The Truth About Count Chocula's Surprisingly Controversial History

Those who grew up on Saturday morning cartoons barely blink an eye at the bizarre phenomenon that is monster-themed children's cereal. So how exactly did these boxes of sugary cereal end up featuring blueberry ghosts, strawberry Frankensteins, and a vampire with a predilection for all things chocolate come to be? According to Mental Floss, the originator of these spooky breakfasts was a man named Tony Jaffe, who sought to come up with a competitor for the wholesome Cap'n Crunch and Tony the Tiger mascots that were so popular at the time.

Laura Levine was a copywriter who worked for Jaffe at the time. She recalls Jaffe's concept focusing on monsters, a popular media trend at the time. History Daily explains that during the 1970s, monsters were hot. The Addams Family and The Munsters dove into the darkly comical everyday lives of monster families living in the American suburbs, while movies like Frankenstein and the Monster from Hell packed theaters with moviegoers looking for a scare.

Count Chocula and Franken Berry hit supermarket shelves in March of 1971 and were a hit from the jump, but much like movie monsters, the story arc of these cereals was dotted with strange twists and turns. The first bump in the monster cereal road came the following year when the red dye used in the Frankenstein-themed box sent several children and parents into panic mode when something called "Franken Berry stool" occurred, but we'll leave that one to the medical professionals.

Count Chocula's controversial box

The year was 1987 and the ad team at Count Chocula was way ahead of the game, technology-wise. They had figured out how to cut together images from old horror movies and incorporate them into the cereal's packaging (via The 13th Floor TV). Between classics like Nosferatu and Dracula, and niche titles such as Dracula in Istanbul, and the more recent Love at First Bite, there was no shortage of vampires to choose from when it came time to release a special edition box.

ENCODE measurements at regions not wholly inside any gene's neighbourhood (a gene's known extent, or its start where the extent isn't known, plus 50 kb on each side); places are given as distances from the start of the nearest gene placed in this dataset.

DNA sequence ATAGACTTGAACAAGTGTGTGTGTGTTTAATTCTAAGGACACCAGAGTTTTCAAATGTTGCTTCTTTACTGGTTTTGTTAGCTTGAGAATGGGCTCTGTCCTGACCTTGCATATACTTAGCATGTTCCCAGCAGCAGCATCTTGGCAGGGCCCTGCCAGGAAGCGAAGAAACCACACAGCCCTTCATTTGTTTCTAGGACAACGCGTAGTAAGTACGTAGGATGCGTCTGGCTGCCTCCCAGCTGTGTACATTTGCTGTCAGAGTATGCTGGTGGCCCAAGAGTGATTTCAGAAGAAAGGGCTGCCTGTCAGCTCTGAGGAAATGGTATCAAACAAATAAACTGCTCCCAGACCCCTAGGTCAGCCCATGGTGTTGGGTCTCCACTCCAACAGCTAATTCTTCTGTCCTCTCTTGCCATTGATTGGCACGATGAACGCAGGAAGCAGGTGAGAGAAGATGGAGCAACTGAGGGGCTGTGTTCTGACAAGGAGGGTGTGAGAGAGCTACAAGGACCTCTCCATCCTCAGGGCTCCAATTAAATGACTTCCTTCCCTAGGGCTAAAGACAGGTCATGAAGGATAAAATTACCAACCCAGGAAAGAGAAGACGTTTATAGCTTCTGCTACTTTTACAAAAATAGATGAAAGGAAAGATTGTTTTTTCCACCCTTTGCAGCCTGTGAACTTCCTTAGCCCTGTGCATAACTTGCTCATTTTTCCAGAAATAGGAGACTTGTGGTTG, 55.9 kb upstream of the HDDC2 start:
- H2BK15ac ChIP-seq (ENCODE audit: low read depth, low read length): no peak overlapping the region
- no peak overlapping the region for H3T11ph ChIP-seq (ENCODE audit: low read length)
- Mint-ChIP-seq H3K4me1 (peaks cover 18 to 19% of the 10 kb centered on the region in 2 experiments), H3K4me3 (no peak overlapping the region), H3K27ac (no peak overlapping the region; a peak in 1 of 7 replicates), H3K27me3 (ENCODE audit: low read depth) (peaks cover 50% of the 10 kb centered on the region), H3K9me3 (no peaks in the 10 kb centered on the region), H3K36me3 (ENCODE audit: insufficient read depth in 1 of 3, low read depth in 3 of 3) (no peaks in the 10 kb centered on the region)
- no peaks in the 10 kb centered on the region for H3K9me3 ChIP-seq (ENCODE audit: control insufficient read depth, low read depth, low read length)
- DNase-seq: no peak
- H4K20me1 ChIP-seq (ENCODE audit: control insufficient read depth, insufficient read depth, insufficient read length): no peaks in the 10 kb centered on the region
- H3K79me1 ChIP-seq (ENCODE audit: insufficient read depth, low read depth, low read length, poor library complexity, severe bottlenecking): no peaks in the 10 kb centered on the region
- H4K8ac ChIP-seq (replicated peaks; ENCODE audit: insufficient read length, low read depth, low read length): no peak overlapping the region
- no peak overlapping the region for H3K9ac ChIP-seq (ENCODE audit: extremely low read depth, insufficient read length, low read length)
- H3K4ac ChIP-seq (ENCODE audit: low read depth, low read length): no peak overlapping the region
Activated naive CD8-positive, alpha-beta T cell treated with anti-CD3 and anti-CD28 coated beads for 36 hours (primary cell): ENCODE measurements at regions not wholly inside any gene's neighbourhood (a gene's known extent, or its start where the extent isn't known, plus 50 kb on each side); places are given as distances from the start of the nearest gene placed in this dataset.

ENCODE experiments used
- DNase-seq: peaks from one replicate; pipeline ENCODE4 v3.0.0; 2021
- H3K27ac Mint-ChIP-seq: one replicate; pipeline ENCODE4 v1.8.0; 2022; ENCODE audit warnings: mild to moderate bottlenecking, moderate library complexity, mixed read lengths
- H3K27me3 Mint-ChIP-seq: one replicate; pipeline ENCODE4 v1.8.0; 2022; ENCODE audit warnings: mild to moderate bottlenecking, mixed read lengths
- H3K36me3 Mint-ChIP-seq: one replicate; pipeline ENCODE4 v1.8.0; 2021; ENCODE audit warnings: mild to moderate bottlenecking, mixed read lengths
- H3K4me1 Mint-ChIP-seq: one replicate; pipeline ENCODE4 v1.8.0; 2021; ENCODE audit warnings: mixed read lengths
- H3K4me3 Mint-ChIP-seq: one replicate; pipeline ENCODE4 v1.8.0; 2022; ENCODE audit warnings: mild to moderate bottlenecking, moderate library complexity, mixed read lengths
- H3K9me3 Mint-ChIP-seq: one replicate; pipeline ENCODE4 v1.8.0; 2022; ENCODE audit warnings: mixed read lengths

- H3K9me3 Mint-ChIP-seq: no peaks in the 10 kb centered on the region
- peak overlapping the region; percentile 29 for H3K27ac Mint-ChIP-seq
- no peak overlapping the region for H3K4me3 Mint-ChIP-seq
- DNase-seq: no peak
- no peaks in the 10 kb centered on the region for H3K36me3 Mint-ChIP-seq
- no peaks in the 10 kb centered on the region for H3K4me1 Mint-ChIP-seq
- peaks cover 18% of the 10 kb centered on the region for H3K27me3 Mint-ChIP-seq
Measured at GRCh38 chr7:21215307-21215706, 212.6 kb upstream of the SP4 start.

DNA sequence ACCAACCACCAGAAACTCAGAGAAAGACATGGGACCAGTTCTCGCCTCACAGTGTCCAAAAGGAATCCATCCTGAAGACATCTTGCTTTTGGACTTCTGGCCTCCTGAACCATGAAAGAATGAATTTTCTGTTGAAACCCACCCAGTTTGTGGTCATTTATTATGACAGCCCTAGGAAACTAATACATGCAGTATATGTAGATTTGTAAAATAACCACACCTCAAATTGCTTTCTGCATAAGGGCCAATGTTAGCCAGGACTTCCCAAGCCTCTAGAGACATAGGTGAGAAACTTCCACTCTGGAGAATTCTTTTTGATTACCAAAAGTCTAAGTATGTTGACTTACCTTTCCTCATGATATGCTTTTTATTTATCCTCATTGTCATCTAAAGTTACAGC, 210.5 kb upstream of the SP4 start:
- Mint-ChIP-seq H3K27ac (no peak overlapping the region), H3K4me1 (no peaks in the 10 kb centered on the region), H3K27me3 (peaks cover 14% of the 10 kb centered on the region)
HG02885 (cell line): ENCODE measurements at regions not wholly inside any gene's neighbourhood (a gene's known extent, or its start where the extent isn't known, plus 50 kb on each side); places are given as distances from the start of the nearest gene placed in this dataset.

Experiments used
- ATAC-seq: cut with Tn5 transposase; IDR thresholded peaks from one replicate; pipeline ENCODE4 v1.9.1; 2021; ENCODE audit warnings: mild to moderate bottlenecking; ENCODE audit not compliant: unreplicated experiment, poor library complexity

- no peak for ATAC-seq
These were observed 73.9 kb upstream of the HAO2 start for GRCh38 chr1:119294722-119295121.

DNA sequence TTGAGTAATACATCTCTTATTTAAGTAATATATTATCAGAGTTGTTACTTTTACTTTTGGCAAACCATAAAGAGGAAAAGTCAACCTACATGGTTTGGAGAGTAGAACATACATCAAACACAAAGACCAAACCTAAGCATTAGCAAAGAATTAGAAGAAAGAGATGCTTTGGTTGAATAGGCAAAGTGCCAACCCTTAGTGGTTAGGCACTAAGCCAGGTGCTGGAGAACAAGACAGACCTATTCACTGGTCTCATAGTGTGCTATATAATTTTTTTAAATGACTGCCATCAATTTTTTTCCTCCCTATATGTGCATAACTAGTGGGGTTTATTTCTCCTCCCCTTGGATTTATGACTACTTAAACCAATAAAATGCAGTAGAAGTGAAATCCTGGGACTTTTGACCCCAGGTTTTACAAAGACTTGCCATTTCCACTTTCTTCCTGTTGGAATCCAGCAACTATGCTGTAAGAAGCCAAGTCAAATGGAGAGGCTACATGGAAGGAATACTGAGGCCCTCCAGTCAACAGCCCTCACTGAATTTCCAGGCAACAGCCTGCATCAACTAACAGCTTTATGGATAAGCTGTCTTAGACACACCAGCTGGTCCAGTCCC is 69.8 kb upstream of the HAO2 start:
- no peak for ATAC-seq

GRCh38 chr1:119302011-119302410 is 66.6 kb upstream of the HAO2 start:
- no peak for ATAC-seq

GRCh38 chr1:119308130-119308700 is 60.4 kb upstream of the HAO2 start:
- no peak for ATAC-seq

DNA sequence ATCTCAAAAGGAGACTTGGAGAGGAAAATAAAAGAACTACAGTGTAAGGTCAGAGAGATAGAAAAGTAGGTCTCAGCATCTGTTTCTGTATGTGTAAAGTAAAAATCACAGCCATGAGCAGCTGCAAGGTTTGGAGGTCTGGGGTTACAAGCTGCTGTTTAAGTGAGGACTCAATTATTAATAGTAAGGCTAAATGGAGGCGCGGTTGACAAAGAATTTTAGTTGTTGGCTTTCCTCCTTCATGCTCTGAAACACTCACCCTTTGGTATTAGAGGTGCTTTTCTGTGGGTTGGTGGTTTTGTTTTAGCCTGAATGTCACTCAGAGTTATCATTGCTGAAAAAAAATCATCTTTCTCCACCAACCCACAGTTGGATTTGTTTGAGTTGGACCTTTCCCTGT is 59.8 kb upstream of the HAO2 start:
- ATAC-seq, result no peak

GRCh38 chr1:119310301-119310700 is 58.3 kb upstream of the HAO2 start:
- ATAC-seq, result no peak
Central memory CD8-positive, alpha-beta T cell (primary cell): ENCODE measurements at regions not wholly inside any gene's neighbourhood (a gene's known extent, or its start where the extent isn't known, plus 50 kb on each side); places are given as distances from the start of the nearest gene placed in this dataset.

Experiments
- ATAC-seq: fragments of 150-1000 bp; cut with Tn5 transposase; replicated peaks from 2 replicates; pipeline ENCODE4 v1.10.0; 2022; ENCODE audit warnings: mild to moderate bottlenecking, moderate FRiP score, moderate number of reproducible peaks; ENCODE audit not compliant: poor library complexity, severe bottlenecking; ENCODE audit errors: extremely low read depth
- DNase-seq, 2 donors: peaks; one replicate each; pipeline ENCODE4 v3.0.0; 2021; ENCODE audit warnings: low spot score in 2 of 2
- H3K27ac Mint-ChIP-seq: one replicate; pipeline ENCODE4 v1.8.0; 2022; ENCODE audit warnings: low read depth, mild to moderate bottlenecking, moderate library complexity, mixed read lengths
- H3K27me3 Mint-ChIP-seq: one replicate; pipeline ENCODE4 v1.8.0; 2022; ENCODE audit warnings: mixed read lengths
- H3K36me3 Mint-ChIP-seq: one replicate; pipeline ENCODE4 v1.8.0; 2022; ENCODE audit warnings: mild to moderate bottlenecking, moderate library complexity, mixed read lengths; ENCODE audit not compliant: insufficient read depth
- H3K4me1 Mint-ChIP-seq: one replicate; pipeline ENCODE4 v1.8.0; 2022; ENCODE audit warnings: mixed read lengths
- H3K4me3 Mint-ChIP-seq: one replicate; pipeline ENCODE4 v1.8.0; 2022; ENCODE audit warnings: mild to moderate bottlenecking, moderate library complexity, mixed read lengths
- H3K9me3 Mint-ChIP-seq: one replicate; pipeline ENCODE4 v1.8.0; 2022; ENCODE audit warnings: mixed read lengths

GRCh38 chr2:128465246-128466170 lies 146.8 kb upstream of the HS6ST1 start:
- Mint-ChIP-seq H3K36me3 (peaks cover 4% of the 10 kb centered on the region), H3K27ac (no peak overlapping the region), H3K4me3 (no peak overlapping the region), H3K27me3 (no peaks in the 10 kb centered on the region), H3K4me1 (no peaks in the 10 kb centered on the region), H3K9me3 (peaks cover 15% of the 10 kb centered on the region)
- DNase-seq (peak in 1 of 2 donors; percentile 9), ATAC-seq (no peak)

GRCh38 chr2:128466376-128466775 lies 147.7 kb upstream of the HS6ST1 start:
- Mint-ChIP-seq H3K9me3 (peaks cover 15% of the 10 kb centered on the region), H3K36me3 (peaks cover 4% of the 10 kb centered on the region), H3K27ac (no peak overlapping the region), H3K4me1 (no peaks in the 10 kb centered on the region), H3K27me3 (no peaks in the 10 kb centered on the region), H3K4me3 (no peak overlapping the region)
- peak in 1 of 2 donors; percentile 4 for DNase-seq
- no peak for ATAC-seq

Ultimately, the design team went with Bela Lugosi's take on the vampire. The box featured a cloaked Lugosi standing behind the cereal's animated mascot, starting straight forward and holding a candlestick. Along with a white tie and waistcoat, Lugosi's Dracula sported a six-sided medallion as seen in the film (via the Academy of Motion Pictures Arts and Sciences). The accessory was mistaken for a Star of David which sent a ripple through the Jewish community. The Jewish community associated the visual with the anti-Semitic Middle Ages concept of blood libel, which accused Jews of killing Christians and using their blood for rituals such as making matzah for Passover (via ADL). In the end, even after protests the cereal's parent company, General Mills, issued an official apology but refused to recall the boxes emblazoned with Lugosi's controversial medal (via The Los Angeles Times).

These days, vintage cereal box collecting is a big deal and the 1987 Count Chocula box fetches over $100 on eBay.